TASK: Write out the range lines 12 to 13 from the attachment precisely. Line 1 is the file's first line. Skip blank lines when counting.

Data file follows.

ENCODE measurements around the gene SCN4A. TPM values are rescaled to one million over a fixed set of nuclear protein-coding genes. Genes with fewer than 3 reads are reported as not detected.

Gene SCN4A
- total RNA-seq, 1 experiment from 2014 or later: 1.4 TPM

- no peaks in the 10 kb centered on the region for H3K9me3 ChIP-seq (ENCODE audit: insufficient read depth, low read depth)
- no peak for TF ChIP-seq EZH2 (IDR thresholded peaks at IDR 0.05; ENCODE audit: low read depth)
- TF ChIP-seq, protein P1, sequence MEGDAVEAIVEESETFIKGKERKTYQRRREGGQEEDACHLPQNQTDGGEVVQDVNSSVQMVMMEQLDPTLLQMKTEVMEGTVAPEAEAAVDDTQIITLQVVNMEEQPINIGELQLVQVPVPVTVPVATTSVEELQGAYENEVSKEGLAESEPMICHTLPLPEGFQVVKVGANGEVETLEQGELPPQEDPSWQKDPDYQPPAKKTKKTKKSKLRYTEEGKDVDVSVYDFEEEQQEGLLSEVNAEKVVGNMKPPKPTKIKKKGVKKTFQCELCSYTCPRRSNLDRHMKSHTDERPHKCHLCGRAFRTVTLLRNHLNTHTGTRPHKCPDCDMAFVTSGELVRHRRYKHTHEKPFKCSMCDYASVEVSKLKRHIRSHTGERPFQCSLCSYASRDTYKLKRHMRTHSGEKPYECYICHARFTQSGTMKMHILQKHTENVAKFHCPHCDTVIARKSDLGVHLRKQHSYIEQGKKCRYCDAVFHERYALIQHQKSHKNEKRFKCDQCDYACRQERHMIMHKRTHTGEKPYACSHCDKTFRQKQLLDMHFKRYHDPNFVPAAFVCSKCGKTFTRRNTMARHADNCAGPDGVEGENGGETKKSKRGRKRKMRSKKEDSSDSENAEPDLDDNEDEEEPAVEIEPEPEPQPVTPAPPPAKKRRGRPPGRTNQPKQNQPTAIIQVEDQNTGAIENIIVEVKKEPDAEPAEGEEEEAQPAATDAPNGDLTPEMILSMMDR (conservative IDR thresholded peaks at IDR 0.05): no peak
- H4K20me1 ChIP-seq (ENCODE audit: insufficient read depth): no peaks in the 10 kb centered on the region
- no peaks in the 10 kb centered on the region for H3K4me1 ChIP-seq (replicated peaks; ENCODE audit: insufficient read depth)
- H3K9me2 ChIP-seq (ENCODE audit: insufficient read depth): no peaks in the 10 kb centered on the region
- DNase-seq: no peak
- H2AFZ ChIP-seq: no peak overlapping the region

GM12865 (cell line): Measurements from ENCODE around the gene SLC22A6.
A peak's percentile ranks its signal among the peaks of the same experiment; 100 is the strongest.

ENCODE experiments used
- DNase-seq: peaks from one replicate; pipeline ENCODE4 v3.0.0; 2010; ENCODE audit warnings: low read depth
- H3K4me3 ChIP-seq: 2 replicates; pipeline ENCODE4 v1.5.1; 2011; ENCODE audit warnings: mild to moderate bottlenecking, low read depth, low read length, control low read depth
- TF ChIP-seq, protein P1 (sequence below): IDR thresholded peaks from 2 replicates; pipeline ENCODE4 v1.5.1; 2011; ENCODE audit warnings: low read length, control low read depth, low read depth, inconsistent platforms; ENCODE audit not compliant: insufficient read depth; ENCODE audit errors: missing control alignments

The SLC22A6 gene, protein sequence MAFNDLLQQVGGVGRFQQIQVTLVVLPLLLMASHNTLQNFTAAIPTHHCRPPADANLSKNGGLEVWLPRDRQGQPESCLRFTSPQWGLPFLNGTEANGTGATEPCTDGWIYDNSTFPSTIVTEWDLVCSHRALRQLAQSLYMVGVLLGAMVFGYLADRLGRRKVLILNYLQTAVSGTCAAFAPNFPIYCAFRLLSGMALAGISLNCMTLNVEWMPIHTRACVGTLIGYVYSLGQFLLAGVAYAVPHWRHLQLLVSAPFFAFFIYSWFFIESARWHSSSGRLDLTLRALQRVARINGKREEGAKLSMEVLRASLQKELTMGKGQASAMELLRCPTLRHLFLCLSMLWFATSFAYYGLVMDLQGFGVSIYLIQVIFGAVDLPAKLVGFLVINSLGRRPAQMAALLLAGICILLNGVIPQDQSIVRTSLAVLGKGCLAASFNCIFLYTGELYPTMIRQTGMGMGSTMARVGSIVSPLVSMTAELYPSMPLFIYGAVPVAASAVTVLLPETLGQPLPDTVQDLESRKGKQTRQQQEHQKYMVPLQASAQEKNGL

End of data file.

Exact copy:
GM12865 (cell line): Measurements from ENCODE around the gene SLC22A6.
A peak's percentile ranks its signal among the peaks of the same experiment; 100 is the strongest.